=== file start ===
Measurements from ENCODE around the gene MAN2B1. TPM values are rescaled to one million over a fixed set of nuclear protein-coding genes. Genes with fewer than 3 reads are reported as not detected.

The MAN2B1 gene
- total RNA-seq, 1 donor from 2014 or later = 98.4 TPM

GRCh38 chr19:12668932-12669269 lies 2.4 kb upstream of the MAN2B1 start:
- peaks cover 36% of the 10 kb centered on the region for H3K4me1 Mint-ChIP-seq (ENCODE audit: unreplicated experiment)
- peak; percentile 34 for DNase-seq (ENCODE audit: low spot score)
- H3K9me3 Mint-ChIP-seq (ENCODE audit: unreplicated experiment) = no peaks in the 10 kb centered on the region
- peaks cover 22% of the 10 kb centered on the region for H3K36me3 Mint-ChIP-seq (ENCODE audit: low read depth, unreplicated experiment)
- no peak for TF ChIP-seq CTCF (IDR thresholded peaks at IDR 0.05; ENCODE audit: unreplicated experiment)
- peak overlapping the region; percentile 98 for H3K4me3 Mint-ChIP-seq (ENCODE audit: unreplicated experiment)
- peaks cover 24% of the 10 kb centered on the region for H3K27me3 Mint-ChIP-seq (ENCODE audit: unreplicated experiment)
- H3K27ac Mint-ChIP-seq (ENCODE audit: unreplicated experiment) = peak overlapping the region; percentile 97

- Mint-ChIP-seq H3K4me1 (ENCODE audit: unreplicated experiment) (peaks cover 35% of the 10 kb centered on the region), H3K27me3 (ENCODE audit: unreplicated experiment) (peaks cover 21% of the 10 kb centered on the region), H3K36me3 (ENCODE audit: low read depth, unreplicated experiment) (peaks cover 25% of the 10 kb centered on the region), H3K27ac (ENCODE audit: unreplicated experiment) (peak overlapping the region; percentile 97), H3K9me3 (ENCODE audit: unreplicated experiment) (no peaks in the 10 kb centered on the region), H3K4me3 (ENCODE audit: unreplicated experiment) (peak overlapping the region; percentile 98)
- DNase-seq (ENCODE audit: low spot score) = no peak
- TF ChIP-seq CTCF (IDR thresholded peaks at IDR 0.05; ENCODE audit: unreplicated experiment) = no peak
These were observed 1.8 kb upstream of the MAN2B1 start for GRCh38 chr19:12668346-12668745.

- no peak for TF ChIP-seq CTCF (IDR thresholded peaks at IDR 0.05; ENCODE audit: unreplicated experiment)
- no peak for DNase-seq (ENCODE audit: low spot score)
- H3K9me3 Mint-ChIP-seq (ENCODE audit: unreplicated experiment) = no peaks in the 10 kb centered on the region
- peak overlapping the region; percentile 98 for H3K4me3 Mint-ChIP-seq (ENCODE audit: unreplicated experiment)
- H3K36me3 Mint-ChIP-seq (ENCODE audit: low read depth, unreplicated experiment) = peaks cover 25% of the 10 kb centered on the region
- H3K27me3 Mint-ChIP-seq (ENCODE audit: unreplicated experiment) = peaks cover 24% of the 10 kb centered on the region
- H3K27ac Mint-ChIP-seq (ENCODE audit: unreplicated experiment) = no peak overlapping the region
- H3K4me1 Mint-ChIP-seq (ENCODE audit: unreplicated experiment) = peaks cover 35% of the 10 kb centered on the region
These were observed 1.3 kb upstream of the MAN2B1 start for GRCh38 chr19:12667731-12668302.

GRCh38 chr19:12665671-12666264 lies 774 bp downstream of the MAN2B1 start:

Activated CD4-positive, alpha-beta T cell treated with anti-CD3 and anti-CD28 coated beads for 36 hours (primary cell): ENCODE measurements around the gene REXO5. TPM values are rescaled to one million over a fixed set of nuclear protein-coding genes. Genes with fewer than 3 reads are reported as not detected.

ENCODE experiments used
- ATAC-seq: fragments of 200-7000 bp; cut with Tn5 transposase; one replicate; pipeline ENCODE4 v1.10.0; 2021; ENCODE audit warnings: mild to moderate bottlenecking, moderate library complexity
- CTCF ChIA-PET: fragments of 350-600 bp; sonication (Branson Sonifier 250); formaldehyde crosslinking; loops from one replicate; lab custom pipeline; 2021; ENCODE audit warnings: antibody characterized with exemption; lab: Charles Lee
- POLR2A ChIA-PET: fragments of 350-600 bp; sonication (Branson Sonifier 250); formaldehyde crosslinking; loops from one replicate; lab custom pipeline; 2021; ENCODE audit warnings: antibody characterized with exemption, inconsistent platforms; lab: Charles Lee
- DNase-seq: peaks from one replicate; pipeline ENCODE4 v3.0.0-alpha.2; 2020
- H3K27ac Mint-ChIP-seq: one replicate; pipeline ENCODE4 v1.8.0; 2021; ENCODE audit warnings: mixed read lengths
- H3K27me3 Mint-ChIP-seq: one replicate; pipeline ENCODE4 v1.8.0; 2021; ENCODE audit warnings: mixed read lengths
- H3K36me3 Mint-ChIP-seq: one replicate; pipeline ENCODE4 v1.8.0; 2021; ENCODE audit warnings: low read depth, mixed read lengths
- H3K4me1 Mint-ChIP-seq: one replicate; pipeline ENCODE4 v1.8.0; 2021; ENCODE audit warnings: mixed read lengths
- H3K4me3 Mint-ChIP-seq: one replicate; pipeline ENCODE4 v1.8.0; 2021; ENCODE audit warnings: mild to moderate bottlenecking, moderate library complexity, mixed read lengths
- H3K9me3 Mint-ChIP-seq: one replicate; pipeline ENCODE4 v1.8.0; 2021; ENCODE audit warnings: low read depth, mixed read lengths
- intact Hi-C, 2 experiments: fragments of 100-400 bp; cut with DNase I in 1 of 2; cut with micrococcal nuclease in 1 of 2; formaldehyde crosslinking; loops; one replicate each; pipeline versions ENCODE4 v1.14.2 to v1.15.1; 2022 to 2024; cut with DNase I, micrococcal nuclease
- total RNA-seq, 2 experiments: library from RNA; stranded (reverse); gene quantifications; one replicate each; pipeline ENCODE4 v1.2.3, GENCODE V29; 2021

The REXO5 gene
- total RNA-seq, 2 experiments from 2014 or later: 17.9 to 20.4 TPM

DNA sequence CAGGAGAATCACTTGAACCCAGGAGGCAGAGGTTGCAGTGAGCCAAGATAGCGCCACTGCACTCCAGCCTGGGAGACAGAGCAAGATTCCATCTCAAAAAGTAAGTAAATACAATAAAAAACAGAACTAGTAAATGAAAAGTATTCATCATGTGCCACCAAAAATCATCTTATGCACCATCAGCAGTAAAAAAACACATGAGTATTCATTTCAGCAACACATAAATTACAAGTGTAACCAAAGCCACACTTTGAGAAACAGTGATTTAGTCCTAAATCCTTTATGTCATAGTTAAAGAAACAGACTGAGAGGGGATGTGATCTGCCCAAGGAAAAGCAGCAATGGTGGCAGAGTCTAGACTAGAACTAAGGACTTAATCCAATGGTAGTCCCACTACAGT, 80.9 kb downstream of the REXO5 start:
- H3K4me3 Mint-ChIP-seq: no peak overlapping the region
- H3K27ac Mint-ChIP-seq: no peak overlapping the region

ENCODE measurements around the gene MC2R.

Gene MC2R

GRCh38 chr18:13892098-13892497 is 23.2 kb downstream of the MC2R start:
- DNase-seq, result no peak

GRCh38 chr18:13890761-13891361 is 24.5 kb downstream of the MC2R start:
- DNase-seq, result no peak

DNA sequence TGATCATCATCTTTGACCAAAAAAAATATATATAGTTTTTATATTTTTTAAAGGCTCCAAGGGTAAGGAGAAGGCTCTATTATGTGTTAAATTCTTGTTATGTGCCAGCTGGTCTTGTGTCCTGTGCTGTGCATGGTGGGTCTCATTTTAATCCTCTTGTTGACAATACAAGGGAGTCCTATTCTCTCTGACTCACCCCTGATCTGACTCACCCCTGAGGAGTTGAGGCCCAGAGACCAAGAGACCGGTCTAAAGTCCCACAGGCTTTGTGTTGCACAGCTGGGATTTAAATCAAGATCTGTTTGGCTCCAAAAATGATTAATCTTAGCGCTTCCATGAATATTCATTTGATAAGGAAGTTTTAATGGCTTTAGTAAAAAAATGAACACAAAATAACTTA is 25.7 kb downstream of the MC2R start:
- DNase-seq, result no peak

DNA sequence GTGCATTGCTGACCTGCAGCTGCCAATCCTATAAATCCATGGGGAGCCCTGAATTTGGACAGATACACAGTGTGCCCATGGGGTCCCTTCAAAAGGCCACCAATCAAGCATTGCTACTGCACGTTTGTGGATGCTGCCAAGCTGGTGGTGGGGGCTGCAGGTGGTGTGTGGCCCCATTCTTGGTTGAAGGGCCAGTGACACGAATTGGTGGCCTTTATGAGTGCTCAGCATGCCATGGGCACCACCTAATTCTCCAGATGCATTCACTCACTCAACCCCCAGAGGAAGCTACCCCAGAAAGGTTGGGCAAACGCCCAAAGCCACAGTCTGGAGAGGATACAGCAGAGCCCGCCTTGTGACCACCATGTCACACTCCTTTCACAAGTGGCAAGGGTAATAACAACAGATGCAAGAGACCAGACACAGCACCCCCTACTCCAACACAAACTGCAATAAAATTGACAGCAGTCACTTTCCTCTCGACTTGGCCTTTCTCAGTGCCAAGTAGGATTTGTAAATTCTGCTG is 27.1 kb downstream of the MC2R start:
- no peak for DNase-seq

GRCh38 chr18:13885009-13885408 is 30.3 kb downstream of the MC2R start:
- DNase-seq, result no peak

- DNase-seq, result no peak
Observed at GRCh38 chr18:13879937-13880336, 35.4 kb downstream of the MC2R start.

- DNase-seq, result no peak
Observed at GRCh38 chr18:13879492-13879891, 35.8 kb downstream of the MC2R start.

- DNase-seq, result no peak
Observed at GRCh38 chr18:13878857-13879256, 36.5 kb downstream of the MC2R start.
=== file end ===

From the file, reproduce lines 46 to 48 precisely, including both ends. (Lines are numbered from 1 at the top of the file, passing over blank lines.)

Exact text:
ENCODE measurements around the gene MC2R.

Gene MC2R

GRCh38 chr18:13892098-13892497 is 23.2 kb downstream of the MC2R start: